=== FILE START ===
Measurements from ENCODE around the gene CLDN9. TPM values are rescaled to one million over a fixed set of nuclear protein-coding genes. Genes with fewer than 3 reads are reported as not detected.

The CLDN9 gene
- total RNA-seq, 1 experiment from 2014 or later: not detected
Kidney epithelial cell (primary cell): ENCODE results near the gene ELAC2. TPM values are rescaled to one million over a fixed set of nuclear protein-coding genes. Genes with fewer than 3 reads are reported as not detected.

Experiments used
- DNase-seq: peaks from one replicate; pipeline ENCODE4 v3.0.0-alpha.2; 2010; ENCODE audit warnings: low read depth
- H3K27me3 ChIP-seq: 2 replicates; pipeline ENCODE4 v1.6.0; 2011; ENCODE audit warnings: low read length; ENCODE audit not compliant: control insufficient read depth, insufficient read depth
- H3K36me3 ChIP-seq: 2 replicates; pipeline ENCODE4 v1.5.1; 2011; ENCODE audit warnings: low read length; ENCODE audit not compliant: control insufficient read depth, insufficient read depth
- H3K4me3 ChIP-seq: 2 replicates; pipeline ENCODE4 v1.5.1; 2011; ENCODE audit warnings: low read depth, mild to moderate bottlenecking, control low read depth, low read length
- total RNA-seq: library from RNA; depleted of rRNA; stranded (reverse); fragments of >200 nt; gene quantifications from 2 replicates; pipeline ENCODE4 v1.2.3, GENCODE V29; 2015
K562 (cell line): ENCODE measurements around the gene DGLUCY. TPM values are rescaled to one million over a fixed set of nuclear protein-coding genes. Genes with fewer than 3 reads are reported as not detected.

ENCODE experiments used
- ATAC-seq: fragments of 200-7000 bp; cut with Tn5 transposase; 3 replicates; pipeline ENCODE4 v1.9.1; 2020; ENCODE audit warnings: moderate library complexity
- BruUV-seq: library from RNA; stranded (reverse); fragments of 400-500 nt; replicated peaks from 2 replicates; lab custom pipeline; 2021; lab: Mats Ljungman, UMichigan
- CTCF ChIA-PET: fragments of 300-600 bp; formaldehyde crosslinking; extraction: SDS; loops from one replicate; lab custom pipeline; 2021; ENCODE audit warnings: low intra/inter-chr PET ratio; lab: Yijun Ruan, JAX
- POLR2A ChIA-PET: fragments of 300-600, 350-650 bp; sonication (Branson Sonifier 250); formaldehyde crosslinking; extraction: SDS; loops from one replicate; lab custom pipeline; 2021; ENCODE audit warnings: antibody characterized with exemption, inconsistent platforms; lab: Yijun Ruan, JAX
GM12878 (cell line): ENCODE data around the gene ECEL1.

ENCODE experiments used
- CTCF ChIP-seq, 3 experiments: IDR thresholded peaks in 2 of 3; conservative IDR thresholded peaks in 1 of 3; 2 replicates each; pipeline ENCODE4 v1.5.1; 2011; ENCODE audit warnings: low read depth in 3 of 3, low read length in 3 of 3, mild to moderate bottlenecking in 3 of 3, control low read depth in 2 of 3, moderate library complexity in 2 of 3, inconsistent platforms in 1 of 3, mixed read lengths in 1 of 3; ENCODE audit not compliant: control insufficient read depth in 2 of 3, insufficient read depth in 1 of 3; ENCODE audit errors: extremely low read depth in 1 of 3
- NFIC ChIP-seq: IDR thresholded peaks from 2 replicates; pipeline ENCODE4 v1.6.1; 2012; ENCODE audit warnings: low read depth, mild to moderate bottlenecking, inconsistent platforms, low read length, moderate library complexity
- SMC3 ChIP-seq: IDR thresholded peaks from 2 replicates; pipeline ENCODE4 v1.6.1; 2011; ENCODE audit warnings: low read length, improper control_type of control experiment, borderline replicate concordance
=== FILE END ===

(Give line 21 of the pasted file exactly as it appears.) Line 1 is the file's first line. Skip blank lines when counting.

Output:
- SMC3 ChIP-seq: IDR thresholded peaks from 2 replicates; pipeline ENCODE4 v1.6.1; 2011; ENCODE audit warnings: low read length, improper control_type of control experiment, borderline replicate concordance